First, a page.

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I’m typing this installment of the Fox Files from 30,000 feet en route between SLC and Chicago, where I’ll be attending a seminar hosted by the publishers of “Site Selector” magazine on investment strategies. I’ll be excited to share what I learn from the seminar in a future installment.

Here are a few things I’m thinking about right now, in no particular order:

Consumer Habits: I had the chance to tour the new UPS and Amazon facilities in SLC this week. Very cool. Those facilities are a direct physical representation of the ways our changing consumer patterns affect site selection, development, and employment. Between the two buildings there will be nearly 3 million square feet of space dedicated to moving goods through our market, and over 2,000 employees dedicated to ensuring those goods reach you in a timely manner. While touring the facilities, I couldn’t help but think that they were the new “malls” with respect to consumption. Obviously, there are still many of us who enjoy the experience of being at a mall like City Creek, Station Park, or Fashion Place where we can browse, eat, and be entertained. But specifically with respect to buying essential products, the shift to e-retailing is clear. I left those tours feeling very grateful that Utah is well positioned to take advantage of these trends in the marketplace and seize Utah’s position in the global supply chain. Our proximity to major markets and our road, rail, and air infrastructure make us a given in this space. I also left with an increased respect for our partners in Utah’s construction industry who are meeting and exceeding the expectations of those global brands.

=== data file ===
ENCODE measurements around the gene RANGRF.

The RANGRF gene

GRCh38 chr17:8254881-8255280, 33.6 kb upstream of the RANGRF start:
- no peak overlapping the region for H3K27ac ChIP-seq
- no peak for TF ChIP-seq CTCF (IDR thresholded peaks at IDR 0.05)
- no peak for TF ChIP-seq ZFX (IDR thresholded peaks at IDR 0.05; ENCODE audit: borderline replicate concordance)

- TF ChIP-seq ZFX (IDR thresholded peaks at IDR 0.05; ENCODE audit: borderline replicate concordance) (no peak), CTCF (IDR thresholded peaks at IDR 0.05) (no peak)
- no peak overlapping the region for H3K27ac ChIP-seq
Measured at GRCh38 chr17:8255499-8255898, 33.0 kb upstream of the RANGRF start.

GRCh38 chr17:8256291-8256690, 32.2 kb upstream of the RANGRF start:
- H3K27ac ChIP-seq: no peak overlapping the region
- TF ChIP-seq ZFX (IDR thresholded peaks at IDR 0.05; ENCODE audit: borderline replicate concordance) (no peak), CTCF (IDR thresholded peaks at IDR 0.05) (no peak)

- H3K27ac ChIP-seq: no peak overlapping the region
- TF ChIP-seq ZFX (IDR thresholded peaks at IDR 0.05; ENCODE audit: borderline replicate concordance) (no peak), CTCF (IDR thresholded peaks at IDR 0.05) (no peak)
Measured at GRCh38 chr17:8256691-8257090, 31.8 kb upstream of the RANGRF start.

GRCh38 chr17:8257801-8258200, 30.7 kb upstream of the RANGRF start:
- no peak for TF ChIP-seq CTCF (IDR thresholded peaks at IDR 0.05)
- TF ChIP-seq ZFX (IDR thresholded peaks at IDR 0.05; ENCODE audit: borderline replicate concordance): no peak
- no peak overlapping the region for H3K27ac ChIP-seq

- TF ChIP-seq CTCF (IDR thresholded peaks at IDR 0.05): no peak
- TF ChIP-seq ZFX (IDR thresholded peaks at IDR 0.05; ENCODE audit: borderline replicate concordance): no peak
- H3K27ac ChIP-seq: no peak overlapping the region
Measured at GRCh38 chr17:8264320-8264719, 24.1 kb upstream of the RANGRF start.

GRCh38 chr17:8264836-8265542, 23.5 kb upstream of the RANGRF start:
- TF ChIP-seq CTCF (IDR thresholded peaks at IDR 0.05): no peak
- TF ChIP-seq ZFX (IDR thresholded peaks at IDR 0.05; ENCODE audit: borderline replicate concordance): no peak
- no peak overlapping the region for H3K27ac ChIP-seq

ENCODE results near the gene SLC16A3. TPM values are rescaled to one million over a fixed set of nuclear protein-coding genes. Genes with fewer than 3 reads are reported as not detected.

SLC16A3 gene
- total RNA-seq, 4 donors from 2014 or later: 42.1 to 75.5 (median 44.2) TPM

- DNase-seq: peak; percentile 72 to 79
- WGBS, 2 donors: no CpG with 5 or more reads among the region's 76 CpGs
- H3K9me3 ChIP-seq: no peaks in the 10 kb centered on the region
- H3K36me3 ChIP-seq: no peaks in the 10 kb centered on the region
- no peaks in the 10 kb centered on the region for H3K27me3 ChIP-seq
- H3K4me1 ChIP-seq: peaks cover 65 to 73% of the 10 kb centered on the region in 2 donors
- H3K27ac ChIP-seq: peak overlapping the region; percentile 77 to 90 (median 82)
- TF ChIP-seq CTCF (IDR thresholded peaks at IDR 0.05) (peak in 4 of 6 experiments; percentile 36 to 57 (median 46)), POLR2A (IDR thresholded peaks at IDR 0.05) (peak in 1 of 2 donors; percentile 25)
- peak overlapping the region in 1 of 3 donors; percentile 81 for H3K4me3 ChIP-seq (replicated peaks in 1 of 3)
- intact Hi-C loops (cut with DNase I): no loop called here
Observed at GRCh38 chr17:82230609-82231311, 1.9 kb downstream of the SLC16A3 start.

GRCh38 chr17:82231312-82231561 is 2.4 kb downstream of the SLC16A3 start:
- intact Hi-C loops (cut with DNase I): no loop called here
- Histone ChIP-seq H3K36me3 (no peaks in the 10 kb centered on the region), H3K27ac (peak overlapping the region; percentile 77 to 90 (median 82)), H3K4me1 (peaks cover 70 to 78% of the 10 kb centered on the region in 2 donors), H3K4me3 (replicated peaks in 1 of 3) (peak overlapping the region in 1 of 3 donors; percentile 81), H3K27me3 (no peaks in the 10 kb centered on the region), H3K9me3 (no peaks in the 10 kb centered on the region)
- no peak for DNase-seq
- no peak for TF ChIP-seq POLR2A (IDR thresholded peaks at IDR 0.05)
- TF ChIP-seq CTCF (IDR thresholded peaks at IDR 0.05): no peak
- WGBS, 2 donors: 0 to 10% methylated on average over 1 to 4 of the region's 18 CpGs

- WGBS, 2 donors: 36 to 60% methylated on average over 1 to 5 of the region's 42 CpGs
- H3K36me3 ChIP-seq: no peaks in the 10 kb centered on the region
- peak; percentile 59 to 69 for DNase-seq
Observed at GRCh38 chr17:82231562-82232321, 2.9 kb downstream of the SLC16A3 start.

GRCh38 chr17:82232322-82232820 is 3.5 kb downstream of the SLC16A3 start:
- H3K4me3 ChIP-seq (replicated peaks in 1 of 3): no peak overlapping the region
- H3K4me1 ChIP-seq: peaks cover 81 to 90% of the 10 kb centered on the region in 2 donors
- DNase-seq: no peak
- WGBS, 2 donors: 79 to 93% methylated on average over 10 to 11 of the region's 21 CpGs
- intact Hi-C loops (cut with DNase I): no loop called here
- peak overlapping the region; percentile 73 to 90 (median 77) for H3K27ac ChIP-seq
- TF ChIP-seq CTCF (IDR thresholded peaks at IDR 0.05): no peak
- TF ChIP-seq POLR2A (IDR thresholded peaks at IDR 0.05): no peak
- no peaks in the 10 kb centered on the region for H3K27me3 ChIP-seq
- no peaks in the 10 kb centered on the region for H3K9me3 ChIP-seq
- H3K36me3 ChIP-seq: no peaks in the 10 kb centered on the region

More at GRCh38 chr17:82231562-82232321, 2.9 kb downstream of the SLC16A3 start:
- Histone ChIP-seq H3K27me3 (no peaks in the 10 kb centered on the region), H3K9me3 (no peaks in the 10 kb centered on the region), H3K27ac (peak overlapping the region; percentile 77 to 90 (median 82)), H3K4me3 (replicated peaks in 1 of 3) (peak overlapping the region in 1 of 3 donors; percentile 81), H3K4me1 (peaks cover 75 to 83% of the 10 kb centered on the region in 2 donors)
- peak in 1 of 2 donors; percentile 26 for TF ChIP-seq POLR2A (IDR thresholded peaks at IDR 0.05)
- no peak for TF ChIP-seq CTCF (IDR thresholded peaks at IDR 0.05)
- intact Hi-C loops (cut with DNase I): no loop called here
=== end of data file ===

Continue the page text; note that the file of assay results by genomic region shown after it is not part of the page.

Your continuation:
Trade: President Trump announced this week planned tariffs on steel and aluminum. We’ll wait to see what the specifics of those tariffs are later this week. While Utah has a fairly sizable steel and aluminum industry, I share the concerns of many that any tariff be implemented in a way that levels the playing field and that does not unduly increase costs in the U.S. We will begin reaching out to our existing industry to see if the announced tariffs will have an impact on their investment decisions and if so, how the economic development organizations in the state can be helpful. I am mindful, however, that although the solar tariff threat lead to a lot of project activity for us, it ultimately lead to only one active project still looking and will likely lead to little investment in the U.S. We’ve yet to see whether the steel and aluminum tariffs will have the same effect.

Inclusion: The Utah State House passed a bill that will offer incentives to employers who offer paid leave. Measures like this that encourage inclusion in the workplace will be increasingly important as Utah’s demographics shift and we look more towards expanding our economy through focusing on our internal population. I’ll anxiously await the final outcome of this legislation as it continues to work its way through the process.

The Utah Legislative Session: This is the last week of the Legislative Session. While our organization does not regularly get involved in policy discussions, we do monitor legislation as it has an impact on our business. The legislature has some very big and very important items on its “to-do” list for the next 4 days. We wish those leaders the best of luck in partnering with their stakeholders to find the best solutions on the major issues of the day. Our Board of Advisors will look forward to hearing from some of this year’s movers and shakers at their upcoming quarterly board meeting.

That’s all for now. I am excited to share more thoughts on the investment seminar and what I learn about branding and building our business destination next week.